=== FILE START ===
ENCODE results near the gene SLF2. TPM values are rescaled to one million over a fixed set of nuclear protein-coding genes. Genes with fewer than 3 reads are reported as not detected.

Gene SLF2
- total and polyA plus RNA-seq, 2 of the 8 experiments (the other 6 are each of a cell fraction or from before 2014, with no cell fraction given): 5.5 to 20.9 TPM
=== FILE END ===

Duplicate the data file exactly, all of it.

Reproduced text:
ENCODE results near the gene SLF2. TPM values are rescaled to one million over a fixed set of nuclear protein-coding genes. Genes with fewer than 3 reads are reported as not detected.

Gene SLF2
- total and polyA plus RNA-seq, 2 of the 8 experiments (the other 6 are each of a cell fraction or from before 2014, with no cell fraction given): 5.5 to 20.9 TPM